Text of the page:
In the end, it boils down to a numbers game. Entrenched units in a building get a defending bonus (around a 25% boost), so an attacking force of 16 will not take down a defending force of the same number, you'll need more like 20 to do so. But get a few foundries and that otherwise underpowered attacking force just might have the edge to overcome even numbers Typically the winning strategy is to keep reinforcing your front lines and then just send well more than you need to take the next building and push a step forward, not only to capture the target but also to provide the strength there to defend it from an immediate counterattack or provide and instant level up to the structure.
Campaign is probably the best place to start. It will walk you through what complexities there are at a steady and measured pace. Skirmishes can be breezed through pretty quickly. And at the end of only a few hours, you'll likely have conquered everything there on offer, although probably not on the toughest difficulty setting. And that's when you'll first realize the limitations of the game. Unless multiplayer really takes hold of you, there isn't much more than different difficulties across 30 campaign maps and another dozen or so on skirmish. Within that you've only got three building types, no difference in troop types, and commands basically amount to: march some or all troops from point A to B, upgrade or change building type, wait for a stronger force or send them now. It's not terribly complex, but it is very fast paced, and actually strikes a fine balance there. You won't be overwhelmed with choice, which works well because on many of the levels and especially at the higher difficulty, you absolutely must make those choices quickly. I feel that at the pace this game is played, increasing the complexity needlessly would only cloud the issue and probably detract from the clean gameplay rather than add to it.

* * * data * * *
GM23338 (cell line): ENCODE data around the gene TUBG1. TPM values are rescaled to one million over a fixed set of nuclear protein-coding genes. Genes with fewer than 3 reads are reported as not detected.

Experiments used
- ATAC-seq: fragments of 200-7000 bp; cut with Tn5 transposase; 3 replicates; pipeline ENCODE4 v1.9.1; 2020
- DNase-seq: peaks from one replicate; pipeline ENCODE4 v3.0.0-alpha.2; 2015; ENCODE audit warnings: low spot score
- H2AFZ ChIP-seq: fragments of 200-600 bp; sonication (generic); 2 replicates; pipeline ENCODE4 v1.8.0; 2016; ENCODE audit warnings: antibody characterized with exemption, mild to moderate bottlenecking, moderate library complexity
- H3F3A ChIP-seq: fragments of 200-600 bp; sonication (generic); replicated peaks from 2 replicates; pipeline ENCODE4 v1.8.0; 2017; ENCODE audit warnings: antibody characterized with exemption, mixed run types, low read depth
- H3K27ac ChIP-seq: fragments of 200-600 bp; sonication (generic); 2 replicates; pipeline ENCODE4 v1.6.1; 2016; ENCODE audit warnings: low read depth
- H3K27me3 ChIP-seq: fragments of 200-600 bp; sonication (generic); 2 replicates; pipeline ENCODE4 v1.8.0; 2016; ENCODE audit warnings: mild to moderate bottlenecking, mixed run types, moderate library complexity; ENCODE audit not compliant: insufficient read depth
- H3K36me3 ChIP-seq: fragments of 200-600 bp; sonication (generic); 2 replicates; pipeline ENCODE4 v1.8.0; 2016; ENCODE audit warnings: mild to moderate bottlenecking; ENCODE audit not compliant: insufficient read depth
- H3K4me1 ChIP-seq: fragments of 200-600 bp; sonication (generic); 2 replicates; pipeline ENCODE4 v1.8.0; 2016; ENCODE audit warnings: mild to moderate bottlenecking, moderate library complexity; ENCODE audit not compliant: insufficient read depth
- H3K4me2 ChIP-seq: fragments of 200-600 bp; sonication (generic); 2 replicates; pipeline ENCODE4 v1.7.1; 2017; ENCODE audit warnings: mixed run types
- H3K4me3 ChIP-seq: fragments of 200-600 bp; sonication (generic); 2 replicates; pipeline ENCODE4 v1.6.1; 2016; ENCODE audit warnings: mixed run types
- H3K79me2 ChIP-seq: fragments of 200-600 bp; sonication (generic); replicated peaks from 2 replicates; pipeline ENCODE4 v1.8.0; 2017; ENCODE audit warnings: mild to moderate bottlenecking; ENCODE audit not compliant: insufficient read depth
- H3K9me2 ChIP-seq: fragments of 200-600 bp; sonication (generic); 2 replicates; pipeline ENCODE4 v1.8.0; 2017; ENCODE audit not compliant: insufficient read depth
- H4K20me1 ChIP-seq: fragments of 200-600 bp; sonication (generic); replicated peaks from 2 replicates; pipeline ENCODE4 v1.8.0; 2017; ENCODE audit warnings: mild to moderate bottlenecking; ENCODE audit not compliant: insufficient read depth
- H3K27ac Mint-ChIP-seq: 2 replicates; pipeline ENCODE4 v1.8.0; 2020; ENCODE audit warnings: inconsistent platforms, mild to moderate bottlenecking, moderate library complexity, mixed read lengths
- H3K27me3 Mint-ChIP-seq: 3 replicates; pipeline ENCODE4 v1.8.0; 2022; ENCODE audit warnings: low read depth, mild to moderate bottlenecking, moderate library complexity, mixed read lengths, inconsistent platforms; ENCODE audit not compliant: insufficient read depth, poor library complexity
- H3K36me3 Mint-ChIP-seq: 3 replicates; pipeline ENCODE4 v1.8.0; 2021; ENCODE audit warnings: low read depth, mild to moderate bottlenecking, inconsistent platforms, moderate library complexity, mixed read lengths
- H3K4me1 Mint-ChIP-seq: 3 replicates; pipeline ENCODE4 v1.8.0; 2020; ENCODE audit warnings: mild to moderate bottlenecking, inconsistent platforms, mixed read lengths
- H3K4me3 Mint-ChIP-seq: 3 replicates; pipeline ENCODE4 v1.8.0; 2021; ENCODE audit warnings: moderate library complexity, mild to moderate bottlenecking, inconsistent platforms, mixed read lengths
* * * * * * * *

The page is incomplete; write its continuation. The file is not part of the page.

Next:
As of this writing, Mushroom Wars can be found on Steam for 20% off its normal price of $10, a price that feels about right for this game. I think you're getting good value for your money and there are no hidden transactions after the initial purchase, unlike the iOS counterpart for example. It's true you can pick up a ported version of this game for free on mobile, but there are in-app purchases needed to unlock the full experience there and that will end up setting you back about the same as the full Steam price. But even then, the touch interface just isn't as nailed on as what's on offer with the mouse and there are other inferiorities in the mobile versions as well. You can't commit only partial troops from a given building like you can with the scroll wheel on PC and you're not able to click drag to select groups of forces across buildings at one time. That's not to mention that the iOS version I downloaded to test was entirely in Russian and I couldn't figure out how to change the language or even if I could...
In the end, you probably won't be sinking hundreds of hours into Mushroom wars but it's easy to pick up and once you do you will spend a half dozen easily before you'll think about wanting to put it down. It has that great quality that's a hallmark of the best games of this type: it's just so inviting to always want to play one more level. Simple pleasures, not giant epic payoffs, and a tight control scheme and visual direction simple enough that it should appeal to a wide audience of gamers, young and old, while offering a pace fast enough to keep the challenge going despite that simplicity.
* The product in this article was sent to us by the developer/company.
First picked up a game controller when my mother bought an Atari 2600 for my brother and I one fateful Christmas.
Now I'm a Software Developer in my day job who is happy to be a part of the Gaming Nexus team so I can have at least a flimsy excuse for my wife as to why I need to get those 15 more minutes of game time in...